Lawyer Monthly - February 2023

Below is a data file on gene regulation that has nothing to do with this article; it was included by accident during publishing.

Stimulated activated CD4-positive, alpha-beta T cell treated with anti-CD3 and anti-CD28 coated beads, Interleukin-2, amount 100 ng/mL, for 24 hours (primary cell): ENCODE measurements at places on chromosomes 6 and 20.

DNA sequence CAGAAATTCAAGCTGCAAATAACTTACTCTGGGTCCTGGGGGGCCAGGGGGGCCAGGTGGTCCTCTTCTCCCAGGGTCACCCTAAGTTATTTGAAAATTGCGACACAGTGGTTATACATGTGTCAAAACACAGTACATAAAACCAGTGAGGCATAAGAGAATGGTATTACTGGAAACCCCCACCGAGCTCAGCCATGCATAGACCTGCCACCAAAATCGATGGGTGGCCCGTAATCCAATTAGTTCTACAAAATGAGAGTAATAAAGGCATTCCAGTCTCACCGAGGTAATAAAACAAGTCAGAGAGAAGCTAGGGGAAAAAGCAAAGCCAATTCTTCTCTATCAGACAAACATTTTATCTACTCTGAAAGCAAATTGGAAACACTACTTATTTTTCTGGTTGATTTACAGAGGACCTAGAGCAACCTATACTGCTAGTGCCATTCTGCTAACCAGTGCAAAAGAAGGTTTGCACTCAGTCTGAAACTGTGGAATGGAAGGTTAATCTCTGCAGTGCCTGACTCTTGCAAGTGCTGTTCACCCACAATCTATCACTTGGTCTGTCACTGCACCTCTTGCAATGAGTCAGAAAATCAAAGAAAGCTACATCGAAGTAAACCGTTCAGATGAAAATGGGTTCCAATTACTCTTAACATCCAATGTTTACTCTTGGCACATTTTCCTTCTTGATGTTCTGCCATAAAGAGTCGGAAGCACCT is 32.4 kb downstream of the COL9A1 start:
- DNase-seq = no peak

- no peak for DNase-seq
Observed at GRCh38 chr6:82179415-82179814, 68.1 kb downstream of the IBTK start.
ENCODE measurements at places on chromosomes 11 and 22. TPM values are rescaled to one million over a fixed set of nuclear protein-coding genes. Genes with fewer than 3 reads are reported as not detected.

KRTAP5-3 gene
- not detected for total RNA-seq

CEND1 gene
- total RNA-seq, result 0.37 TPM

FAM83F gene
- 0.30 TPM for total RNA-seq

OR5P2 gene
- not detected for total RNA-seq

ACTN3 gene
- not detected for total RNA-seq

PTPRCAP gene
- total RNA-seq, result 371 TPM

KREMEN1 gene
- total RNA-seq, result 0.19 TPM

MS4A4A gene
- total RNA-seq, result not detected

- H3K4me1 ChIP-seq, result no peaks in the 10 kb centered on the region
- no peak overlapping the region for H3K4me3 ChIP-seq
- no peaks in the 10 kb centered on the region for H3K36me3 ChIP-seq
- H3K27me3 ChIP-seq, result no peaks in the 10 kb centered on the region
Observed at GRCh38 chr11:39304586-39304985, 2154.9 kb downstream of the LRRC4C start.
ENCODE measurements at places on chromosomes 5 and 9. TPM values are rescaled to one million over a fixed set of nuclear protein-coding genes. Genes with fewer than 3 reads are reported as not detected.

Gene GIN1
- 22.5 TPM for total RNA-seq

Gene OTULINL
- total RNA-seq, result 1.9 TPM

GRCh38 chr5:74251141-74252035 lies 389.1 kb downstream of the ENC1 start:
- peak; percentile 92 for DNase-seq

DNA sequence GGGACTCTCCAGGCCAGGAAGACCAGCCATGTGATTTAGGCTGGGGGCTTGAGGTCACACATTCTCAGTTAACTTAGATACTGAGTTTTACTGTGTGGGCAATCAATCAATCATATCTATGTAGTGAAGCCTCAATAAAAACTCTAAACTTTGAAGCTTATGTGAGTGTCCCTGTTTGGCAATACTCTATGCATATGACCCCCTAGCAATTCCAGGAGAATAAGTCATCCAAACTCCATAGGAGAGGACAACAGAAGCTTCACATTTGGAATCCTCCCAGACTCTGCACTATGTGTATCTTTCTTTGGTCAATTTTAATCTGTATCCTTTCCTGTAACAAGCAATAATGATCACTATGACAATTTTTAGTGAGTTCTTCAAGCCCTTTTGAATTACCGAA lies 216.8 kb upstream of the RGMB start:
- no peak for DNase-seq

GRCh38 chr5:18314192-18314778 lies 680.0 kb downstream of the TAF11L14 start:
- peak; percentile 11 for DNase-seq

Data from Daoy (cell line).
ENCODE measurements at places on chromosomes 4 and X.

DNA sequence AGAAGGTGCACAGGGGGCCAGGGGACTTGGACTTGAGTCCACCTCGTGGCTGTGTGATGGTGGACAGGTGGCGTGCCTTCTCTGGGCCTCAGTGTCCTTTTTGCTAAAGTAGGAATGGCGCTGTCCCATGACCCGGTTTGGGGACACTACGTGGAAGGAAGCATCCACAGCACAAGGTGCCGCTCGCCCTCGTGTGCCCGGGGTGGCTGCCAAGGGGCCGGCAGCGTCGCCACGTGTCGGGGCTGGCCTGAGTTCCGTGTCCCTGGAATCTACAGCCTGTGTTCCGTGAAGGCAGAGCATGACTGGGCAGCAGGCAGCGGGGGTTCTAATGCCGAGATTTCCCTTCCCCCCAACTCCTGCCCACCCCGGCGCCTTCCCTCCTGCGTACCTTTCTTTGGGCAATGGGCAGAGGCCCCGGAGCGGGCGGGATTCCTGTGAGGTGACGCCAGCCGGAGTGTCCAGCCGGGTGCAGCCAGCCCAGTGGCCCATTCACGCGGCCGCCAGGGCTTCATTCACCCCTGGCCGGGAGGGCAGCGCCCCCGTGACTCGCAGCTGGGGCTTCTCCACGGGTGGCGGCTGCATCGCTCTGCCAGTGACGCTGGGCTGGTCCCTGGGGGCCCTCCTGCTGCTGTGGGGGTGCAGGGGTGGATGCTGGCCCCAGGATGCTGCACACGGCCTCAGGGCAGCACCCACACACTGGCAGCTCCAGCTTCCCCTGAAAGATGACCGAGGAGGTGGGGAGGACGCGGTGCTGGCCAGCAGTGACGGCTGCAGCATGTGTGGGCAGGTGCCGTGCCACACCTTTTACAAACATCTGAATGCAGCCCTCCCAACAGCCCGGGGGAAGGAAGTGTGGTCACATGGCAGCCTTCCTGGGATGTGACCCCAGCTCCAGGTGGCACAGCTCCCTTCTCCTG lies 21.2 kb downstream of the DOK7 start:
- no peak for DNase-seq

Cauda equina syndrome (CES) is a severe neurological disorder that appears to have been first described by Mixter and Barr in 1934. The disorder can be caused by any entity exerting pressure upon the cauda equina including hematomas, tumours, infections or fractures. More importantly, however, between two and six percent of lumbar disk herniations result in cauda equina syndrome. As a consequence, if a patient suffers from cauda equina syndrome, the cauda equina compression is most likely secondary to a disk herniation. Most authors define cauda equina syndrome as a neurological disorder characterised by clinical features of low back pain, bilateral or unilateral leg pain (radiculopathy) saddle anesthesia (reduced sensation in the perineum, buttocks, anus, groin, and upper thighs), motor weakness, sensory deficit, and bladder or bowel incontinence. Although patients with cauda equina syndrome may present to their family practitioners or even specialists such as neurosurgeons or orthopedists, a far greater number present to the emergency 72 LAWYERMONTHLY FEBRUARY 2023 Medical Malpractice and Cauda Equina Syndrome ExpertWitness Cauda equina syndrome is a disorder with extreme consequences for its victims especially if a healthcare provider fails to diagnose or timely treat this emergency disorder. This month, Lawyer Monthly hears from Dr. Charles E Rawlings, a neurosurgeon and expert witness as well as a nationally recognised plaintiff’s medical malpractice attorney. He has written extensively on the condition and treated many patients with cauda equina syndrome. Here, he explores why it is important to diagnose and treat cauda equina syndrome early – and the numerous ways in which failure to do so may constitute medical negligence.

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